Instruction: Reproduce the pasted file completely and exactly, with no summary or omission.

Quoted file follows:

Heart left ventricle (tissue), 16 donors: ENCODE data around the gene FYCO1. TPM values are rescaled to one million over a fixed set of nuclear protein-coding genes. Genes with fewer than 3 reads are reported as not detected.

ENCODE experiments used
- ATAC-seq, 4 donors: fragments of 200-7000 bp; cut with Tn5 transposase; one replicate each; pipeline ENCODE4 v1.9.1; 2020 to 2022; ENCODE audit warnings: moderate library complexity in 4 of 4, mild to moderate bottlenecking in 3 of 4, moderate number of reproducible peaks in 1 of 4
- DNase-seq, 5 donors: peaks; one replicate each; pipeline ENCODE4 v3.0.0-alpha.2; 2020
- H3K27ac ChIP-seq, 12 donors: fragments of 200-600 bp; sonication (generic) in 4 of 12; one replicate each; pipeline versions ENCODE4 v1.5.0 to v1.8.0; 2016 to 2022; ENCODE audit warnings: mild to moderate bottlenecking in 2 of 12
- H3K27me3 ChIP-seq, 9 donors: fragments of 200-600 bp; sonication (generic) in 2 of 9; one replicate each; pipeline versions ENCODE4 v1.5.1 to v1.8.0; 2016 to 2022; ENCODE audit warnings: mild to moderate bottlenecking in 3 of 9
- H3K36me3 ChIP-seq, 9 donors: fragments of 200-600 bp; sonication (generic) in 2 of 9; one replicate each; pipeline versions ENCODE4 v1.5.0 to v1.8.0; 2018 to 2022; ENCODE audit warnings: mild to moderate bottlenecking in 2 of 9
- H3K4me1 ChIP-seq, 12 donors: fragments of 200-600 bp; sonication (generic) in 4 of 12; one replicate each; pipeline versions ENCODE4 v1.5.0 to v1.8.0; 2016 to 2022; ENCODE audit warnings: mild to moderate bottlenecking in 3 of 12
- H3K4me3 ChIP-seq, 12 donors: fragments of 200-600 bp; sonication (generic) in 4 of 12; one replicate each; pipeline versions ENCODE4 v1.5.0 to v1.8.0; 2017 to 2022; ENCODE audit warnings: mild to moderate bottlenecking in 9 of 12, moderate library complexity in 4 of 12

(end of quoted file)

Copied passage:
Heart left ventricle (tissue), 16 donors: ENCODE data around the gene FYCO1. TPM values are rescaled to one million over a fixed set of nuclear protein-coding genes. Genes with fewer than 3 reads are reported as not detected.

ENCODE experiments used
- ATAC-seq, 4 donors: fragments of 200-7000 bp; cut with Tn5 transposase; one replicate each; pipeline ENCODE4 v1.9.1; 2020 to 2022; ENCODE audit warnings: moderate library complexity in 4 of 4, mild to moderate bottlenecking in 3 of 4, moderate number of reproducible peaks in 1 of 4
- DNase-seq, 5 donors: peaks; one replicate each; pipeline ENCODE4 v3.0.0-alpha.2; 2020
- H3K27ac ChIP-seq, 12 donors: fragments of 200-600 bp; sonication (generic) in 4 of 12; one replicate each; pipeline versions ENCODE4 v1.5.0 to v1.8.0; 2016 to 2022; ENCODE audit warnings: mild to moderate bottlenecking in 2 of 12
- H3K27me3 ChIP-seq, 9 donors: fragments of 200-600 bp; sonication (generic) in 2 of 9; one replicate each; pipeline versions ENCODE4 v1.5.1 to v1.8.0; 2016 to 2022; ENCODE audit warnings: mild to moderate bottlenecking in 3 of 9
- H3K36me3 ChIP-seq, 9 donors: fragments of 200-600 bp; sonication (generic) in 2 of 9; one replicate each; pipeline versions ENCODE4 v1.5.0 to v1.8.0; 2018 to 2022; ENCODE audit warnings: mild to moderate bottlenecking in 2 of 9
- H3K4me1 ChIP-seq, 12 donors: fragments of 200-600 bp; sonication (generic) in 4 of 12; one replicate each; pipeline versions ENCODE4 v1.5.0 to v1.8.0; 2016 to 2022; ENCODE audit warnings: mild to moderate bottlenecking in 3 of 12
- H3K4me3 ChIP-seq, 12 donors: fragments of 200-600 bp; sonication (generic) in 4 of 12; one replicate each; pipeline versions ENCODE4 v1.5.0 to v1.8.0; 2017 to 2022; ENCODE audit warnings: mild to moderate bottlenecking in 9 of 12, moderate library complexity in 4 of 12